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The state in which both reactants and products are present at concentrations which have no further tendency to change with time.

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$K$, the standard thermodynamic equilibrium constant, is computed from $\Delta G^\circ$, using $$\Delta G^\circ = -RT\log K \tag1$$ Generally speaking, $K$ in equation (1) is unitless. Its value … depends on the specified reference standard states and $T$ (and obviously on the equilibrium activities of reactants and products). Both $K$ and $\Delta G^\circ$ change (and are certainly allowed to …
answered May 24 by Buck Thorn
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A variety of models have been concocted to describe the dependence of gas-phase reaction rates on the energy of collisions between two molecules. At its simplest you have the empirical Arrhenius equat …
answered Apr 29 by Buck Thorn
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run we are all dead" sort). This is of course a tricky point. We often need to distinguish between "real equilibrium states" and "kinetically trapped or metastable states". However it is useful to … be considered to be at equilibrium during that interval. This definition is particularly valuable since thermodynamics is an empirical science. Caveat: that doesn't mean you can be sure that the system …
answered Mar 29 by Buck Thorn
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A cursory search suggests the solubilities in g/100 mL on the wikipedia are closer to a consensus, for what it's worth: solubility 0.2% ($0^oC$): https://www.cdc.gov/niosh/npg/npgd0092.html solubi …
answered Nov 8 '18 by Buck Thorn
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the comments. The following shows more formally how to derive the connection between Henry's law, an equilibrium constant and the standard Gibbs free energy for evaporation of the solute. At … equilibrium between the solute in the gas and solution phases, the chemical potential of the solute is equal in both phases, so that $$\begin{align} \mu(sol)&=\mu(g)\end{align}$$ In the gas phase (assuming …
answered May 24 by Buck Thorn
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The difficulty with problems in kinetics is that you can envision a pool of intermediates such that, while B is consumed, you don't see significant formation of C, so that C is a poor reporter of the …
answered Feb 25 by Buck Thorn
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For each phase (graphite or diamond) you can write $$ \mu = \mu^\circ+\int_{P^\circ}^{P} V_mdP $$ at constant T. We are asked to find the pressure $P=P_{eq}$ at which carbon coexists in the two phas …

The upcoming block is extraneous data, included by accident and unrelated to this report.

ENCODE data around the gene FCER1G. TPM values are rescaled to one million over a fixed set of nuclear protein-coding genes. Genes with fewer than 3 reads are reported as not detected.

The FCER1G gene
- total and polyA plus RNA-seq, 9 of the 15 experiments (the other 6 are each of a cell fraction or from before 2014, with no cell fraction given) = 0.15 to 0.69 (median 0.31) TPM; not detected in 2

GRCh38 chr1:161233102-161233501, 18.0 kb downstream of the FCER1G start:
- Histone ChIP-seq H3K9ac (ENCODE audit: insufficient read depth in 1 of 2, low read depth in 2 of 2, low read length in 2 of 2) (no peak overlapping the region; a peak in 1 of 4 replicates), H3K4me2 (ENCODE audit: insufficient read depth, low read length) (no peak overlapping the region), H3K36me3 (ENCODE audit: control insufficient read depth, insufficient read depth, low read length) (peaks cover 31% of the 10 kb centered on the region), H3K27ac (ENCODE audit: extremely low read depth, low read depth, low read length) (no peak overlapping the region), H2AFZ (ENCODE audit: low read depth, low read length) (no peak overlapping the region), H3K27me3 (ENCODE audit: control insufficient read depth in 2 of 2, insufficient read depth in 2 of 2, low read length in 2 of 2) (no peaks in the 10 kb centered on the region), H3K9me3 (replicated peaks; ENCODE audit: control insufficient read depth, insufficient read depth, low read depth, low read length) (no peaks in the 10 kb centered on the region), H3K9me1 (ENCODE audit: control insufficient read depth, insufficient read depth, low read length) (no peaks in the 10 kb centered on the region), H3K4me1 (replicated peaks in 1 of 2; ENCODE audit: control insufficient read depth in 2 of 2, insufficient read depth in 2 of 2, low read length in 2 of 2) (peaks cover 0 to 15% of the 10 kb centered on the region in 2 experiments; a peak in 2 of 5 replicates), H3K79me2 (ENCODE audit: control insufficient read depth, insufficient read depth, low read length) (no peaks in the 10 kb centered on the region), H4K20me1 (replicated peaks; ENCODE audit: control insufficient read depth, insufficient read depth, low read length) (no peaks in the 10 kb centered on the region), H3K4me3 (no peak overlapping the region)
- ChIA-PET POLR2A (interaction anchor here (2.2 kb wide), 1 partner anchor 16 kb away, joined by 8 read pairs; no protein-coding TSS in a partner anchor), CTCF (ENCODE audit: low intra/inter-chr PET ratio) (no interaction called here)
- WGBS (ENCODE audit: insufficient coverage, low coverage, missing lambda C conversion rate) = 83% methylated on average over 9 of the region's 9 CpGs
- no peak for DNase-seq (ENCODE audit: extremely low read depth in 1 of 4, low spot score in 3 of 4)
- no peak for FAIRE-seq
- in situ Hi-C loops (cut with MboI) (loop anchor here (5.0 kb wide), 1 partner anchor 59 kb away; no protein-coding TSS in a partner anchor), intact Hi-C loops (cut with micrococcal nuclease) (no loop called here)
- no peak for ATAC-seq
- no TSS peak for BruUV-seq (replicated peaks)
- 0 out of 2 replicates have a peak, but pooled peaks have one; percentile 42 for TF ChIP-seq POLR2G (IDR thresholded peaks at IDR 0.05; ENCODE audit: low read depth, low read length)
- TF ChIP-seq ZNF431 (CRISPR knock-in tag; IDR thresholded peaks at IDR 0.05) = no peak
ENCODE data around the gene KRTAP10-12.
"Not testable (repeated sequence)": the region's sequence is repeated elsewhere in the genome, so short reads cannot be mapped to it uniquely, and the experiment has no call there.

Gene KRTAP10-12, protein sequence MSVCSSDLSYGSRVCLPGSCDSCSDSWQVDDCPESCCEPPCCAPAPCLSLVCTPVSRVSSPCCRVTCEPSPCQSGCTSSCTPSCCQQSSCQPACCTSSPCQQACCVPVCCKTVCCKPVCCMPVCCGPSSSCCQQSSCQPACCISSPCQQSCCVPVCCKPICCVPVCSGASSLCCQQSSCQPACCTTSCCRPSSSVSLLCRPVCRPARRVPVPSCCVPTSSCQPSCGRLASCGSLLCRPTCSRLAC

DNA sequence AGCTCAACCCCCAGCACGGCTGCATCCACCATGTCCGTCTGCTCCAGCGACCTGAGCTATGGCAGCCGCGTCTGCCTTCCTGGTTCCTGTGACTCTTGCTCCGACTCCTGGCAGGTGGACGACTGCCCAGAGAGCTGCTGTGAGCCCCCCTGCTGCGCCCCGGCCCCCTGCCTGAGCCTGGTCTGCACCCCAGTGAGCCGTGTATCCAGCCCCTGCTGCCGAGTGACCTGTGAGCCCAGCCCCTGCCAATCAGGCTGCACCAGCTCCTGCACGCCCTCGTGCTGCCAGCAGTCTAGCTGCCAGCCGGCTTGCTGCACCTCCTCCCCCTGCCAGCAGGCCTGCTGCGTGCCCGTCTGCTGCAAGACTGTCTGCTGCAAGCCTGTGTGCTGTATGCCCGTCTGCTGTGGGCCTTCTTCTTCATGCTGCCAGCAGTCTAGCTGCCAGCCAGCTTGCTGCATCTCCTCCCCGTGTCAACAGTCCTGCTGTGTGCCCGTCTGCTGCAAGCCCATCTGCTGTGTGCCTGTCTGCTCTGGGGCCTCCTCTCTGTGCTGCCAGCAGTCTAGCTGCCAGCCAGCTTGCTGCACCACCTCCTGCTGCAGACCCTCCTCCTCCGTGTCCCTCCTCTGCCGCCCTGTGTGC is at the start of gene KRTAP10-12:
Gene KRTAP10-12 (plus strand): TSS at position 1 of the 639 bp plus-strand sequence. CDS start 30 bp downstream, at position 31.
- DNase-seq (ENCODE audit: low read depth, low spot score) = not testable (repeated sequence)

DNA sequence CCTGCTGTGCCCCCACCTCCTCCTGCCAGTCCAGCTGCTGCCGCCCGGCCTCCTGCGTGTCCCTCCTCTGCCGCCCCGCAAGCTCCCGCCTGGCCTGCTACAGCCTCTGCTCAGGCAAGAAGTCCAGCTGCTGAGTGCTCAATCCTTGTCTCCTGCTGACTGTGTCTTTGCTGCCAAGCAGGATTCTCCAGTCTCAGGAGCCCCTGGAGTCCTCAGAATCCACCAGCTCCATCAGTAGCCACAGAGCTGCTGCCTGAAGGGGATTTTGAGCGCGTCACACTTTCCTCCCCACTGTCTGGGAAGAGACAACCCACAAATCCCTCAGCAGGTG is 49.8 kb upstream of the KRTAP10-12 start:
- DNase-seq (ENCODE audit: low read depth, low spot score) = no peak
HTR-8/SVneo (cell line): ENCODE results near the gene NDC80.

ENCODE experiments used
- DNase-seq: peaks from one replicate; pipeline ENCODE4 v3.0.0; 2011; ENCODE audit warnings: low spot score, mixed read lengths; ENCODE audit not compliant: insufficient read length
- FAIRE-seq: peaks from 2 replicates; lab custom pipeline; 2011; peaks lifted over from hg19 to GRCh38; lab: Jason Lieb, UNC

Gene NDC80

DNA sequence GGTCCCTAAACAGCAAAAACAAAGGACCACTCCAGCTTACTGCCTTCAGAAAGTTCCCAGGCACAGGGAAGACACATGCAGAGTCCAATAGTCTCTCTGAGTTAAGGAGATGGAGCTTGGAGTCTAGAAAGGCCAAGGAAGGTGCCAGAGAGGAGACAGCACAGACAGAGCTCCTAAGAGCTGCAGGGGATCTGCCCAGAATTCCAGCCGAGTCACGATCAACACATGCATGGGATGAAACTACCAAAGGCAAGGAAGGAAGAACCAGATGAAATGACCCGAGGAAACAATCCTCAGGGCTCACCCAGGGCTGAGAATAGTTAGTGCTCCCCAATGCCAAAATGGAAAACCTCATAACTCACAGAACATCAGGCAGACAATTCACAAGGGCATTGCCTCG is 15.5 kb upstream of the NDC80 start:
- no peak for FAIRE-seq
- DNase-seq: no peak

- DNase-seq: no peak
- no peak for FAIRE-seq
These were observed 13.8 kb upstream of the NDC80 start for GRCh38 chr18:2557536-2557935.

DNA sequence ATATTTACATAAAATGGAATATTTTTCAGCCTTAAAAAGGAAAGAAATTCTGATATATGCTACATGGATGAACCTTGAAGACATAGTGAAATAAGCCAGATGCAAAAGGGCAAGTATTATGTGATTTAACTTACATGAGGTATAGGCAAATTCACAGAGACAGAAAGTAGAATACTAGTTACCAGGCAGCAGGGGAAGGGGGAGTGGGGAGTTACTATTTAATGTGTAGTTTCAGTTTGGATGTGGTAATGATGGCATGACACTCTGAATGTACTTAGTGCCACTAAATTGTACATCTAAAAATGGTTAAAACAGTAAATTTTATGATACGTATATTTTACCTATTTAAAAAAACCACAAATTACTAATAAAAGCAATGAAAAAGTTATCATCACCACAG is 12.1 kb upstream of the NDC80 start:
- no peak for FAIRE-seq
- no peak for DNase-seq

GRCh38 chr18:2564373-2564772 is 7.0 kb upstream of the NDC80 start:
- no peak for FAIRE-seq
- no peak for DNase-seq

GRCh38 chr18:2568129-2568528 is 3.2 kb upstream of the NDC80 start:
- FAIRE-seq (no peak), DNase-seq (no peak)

answered Feb 23 by Buck Thorn
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The dependence of an equilibrium constant on temperature is given by the van't Hoff equation: $$\left(\frac{\partial{\log(K)}}{\partial{T}}\right)_p=\frac{\Delta H^\circ}{RT^2}$$ Therefore for an …
answered Jun 3 by Buck Thorn
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Does a Gibbs energy maxima correspond to equilibrium state or not? (a) If yes, doesn't this violate the Second Law which implies that Gibbs energy should be minimized whenever possible? No … matter which direction you move, your Gibbs energy will always decrease. There are a number of central concepts in thermodynamics that are relevant here: equilibrium, spontaneity, reversibility, work …
answered May 30 by Buck Thorn
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Can I use the Henderson–Hasselbalch equation on reactions that are not buffers? Yes, but you should still keep in mind some limitations. The equation you provide $$K_\mathrm{a} = \frac{[\ce{A-} …
answered May 1 by Buck Thorn
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There are a few separate issues here to keep in mind: $K_c$ (the equilibrium constant in terms of concentrations) is defined as $$K_c = \prod {c_i}^{\nu_i} \tag{1}$$ Agreement between $K_c$ and … the product of forward/back rate constants ($k_{\pu{fwd}}/k_{\pu{rev}}$ in the OP example) is expected only if the mechanism is correct, assuming some proportional rate law, and at equilibrium. When …
answered Jul 3 by Buck Thorn
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In my version of the book the original assumption (step 7a) is shown to lead to a contradiction when later checked (logically, this form of proof is called reductio ad absurdum or proof by contradicti …
answered Feb 20 by Buck Thorn
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, and volume $$ [i] = \frac{n_i}{V} $$ b) Equilibrium constant in concentration units (when activity coefficients are ~1) and in terms of moles of each substance at equilibrium: $$ K_c = \frac{[C][DA … ]}{[A]^2[B]} = V\frac{n_{C,eq}n_{DA,eq}}{n_{A,eq}^2n_{B,eq}}$$ Strategy: i) Compute final (equilibrium) moles of A, and moles of A that reacted: $$ n_{A,eq} = [A]_{eq}V = 0.40 M \times 2.0 L =0.80 …
answered Feb 6 by Buck Thorn
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As explained in the comments, the standard state conditions lead to $Q=1$ and therefore $$\Delta G=\Delta G^\circ+ RT\ln{1}=\Delta G^\circ$$ On the other hand at equilibrium $Q=K$ and so $$\Delta G … =\Delta G^\circ + RT\ln{K}$$ This of course leads to $\Delta G^\circ = -RT\ln{K}$ since at equilibrium $\Delta G=0$. So you might want to think of it as multiple statements: For the conversion of …
answered Mar 24 by Buck Thorn
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The key point is that the entropy of the surroundings changes, not that of the system (at least for a small change in T), so only [B] and [D] are relevant, as you correctly determined. You can write …
answered Feb 22 by Buck Thorn

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